The sons of JOHN DUBOIS were as follows: JOHN D., who was called "Young John" long after his head was as bald as a lap-stone. He was a kind-hearted, quiet, genial soul, and had no little faults that I knew, except, perhaps, a slight partiality for schnapps and dominoes. He lived to a good old age, and left to his children the inheritance of an honest name. ISAAC was of a more stirring disposition, and was, at different times, a farmer, a merchant, a skipper and a militia colonel. He served in the War of 1812, and was esteemed as a brave and efficient officer. I can bear witness to the emphatic manner in which he gave the word of command to his regiment, albeit the emphasis was usually of that sort which Corporal TRIM said was so prevalent in "our army in Flanders."
Next, was JAMES, whose unhappy history is so well known to most of your readers to excuse me from making more than a very brief allusion to it. Early in life he went to New York, as clerk or accountant in a well established mercantile house, and there was, perhaps, no young man who ever left our town with more flattering prospects than James Dubois. No tidings of him ever reached home which were not satisfactory to his parents and friends, and honorable to himself, and a bright future was anticipated for him, when news arrived that the had become suddenly deranged. I never knew the cause—it was said by some that intense application to business had affected his brain—by others that an immerited reproof from one of his employers had so rudely shaken his extremely sensitive temperament as to unsettle his mind. He was brought back to the old homestead, and, it is said that, for many years, he never spoke a word! Yet day after day, at a certain hour he would make the circuit of his father’s farm. In the pleasant Spring-time, in the burning Summer, in the mellow Autumn, and in the bitter-cold and snows of Winter, he would traverse that same route, making a round of miles, and return to his chamber, where he would remain in a moody silence for the next twenty-four hours, then to resume his solitary walk over the well beaten track, which came to be known as "crazy Jim’s path." Many years subsequently, he suddenly resumed the exercise of speech, and, as though to compensate for his long silence, he became really garrulous. He abandoned his daily walk, and frequently visited the Village, but his reason never returned.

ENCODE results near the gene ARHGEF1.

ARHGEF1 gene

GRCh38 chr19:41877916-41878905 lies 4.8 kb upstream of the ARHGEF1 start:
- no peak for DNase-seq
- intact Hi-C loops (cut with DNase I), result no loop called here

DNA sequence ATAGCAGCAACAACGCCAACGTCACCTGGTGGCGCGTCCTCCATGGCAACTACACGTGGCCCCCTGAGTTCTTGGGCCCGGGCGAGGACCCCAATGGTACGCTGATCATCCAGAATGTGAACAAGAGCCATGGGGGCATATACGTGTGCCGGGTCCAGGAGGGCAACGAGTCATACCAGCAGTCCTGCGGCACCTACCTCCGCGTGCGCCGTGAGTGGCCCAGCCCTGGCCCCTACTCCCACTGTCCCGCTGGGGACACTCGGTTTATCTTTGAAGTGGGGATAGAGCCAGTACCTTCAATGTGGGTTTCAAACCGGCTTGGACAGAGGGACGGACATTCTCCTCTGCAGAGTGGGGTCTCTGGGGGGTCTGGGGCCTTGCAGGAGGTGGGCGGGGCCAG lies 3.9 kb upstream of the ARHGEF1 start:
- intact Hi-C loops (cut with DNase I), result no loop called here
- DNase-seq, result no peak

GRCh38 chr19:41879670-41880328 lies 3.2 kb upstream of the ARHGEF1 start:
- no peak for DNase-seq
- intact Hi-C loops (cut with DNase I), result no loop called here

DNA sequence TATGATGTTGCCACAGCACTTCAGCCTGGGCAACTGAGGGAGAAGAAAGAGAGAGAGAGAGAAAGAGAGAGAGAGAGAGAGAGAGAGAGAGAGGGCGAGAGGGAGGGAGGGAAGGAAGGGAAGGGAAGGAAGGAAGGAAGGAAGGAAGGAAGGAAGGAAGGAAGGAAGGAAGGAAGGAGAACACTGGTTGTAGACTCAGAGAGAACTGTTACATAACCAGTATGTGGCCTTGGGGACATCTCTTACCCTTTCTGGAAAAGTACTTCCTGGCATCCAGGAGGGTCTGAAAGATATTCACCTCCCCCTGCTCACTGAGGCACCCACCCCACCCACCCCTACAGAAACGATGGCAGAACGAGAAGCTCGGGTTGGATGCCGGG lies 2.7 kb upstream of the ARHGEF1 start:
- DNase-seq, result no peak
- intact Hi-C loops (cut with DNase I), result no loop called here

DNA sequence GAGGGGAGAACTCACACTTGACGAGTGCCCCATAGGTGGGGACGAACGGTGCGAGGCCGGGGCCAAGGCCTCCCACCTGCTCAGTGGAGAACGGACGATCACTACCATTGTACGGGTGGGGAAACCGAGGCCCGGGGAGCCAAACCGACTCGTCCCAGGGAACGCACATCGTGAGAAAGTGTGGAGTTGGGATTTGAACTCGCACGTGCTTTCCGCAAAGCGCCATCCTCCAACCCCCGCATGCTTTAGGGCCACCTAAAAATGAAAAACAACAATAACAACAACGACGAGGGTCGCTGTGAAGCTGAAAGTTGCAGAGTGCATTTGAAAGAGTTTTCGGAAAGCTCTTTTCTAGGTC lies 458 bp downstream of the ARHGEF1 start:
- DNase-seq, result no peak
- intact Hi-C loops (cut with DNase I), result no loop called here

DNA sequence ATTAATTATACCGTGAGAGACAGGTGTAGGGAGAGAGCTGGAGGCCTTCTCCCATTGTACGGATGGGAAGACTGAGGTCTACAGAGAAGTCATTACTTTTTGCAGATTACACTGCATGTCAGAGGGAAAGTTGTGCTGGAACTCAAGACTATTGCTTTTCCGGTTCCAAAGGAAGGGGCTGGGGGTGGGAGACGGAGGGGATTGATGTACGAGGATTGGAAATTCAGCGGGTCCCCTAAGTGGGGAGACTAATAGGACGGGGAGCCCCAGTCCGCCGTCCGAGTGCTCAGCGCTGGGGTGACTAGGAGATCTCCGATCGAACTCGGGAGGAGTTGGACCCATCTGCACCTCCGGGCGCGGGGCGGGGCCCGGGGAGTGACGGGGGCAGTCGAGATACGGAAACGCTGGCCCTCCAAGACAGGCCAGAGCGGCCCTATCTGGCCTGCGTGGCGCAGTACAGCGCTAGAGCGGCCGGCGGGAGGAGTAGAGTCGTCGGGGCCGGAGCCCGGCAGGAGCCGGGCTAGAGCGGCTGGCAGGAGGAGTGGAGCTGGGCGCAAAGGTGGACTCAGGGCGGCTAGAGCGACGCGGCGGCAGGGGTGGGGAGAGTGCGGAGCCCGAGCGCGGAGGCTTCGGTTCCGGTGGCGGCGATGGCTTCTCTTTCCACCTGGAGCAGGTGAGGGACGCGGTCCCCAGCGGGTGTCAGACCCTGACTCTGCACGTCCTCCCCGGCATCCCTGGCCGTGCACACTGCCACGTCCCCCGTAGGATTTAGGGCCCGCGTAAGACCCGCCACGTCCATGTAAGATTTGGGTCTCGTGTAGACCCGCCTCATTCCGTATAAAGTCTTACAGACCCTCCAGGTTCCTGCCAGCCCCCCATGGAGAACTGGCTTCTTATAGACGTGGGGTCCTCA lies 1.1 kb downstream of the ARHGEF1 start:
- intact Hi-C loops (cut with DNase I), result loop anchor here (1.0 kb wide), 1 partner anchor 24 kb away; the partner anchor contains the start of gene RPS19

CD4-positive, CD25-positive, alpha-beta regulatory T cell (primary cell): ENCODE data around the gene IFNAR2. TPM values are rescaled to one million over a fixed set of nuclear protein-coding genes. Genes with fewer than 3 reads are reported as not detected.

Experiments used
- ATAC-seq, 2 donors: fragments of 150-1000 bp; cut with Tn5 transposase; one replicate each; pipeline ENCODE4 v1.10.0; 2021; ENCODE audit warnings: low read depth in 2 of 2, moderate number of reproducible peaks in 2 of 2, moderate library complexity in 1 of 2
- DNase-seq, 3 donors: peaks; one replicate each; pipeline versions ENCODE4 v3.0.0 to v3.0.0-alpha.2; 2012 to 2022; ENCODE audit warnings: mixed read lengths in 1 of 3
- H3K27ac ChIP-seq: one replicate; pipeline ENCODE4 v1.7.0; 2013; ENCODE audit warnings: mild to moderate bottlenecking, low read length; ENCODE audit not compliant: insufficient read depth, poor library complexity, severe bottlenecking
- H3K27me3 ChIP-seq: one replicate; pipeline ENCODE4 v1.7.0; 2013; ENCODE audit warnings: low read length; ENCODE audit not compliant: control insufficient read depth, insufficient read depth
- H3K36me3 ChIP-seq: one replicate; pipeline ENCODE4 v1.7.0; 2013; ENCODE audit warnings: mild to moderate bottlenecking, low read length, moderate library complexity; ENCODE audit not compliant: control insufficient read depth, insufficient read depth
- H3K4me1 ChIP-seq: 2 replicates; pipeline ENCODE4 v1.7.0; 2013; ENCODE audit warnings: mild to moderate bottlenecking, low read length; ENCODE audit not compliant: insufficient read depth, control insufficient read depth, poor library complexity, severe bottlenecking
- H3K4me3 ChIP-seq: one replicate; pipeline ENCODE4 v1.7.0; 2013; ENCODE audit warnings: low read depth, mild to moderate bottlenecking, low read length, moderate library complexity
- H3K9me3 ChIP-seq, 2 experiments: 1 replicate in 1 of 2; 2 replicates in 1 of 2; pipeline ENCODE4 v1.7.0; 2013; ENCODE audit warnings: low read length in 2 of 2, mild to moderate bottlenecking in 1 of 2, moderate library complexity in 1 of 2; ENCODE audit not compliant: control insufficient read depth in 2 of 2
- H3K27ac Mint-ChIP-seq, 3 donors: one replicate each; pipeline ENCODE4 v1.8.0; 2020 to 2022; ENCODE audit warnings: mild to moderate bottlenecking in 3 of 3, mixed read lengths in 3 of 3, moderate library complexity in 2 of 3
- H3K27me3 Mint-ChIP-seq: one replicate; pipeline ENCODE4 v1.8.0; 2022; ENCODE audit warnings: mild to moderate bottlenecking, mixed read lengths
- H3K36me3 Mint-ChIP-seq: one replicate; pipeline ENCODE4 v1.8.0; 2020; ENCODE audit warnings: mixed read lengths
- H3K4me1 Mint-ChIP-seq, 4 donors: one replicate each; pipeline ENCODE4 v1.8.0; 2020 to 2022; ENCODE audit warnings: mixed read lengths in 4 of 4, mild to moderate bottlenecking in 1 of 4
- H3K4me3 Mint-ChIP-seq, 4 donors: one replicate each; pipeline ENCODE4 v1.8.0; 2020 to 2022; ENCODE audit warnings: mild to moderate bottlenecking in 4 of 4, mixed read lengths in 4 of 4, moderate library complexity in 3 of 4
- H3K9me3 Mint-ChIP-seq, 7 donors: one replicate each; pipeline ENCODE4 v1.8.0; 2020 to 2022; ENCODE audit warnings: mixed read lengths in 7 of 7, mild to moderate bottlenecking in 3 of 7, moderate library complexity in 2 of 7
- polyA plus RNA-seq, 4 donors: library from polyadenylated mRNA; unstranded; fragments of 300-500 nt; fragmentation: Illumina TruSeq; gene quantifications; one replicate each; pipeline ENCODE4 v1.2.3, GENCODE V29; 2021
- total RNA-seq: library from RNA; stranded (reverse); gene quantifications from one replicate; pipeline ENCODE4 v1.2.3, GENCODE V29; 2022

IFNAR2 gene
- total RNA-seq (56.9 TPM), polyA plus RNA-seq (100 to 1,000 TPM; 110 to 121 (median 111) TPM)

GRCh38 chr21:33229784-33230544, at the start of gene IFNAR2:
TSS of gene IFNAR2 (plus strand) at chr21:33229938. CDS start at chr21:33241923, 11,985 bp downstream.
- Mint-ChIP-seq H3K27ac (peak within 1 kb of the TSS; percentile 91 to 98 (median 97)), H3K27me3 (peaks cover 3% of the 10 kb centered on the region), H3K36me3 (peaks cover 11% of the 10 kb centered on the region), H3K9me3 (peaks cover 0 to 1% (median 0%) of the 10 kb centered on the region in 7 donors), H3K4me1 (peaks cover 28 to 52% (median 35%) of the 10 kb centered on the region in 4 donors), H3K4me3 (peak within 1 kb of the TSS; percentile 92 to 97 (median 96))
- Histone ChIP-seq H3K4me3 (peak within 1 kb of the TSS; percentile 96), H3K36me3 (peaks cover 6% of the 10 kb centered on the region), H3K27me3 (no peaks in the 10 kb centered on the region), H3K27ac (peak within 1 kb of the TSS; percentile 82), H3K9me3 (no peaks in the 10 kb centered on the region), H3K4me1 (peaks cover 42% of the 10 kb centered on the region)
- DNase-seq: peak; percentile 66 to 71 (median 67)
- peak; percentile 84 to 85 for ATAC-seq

IRA DUBOIS is still living, and, of course, it is unnecessary for me to write the history of one who has figured in so many capacities that he cannot be unknown to any adult inhabitant of Catskill. It is sufficient to say that as a merchant, as the founder (in connection with Mr. H. H. VAN DYCK) of a newspaper, of which the Examiner is a continuation, as a Justice of the Peace, as Grand High Priest of Masonry, as Assembly Librarian, as Custom-house official, and, at last, as clerk or secretary to the Board of Metropolitan Police Commissioners, as well as in all the relations of private life, he has creditably acquitted himself.
JOEL, the youngest son, I believe, is also still living, and I presume, occupies the old homestead at "the Point." Being nearer to my age than the others, I was more intimate with him than them, and I can only say that the remembrance of our youthful associations is very pleasant.
But I find I am exceeding my limits, and must defer to another number a sketch of the other branches of the Dubois family.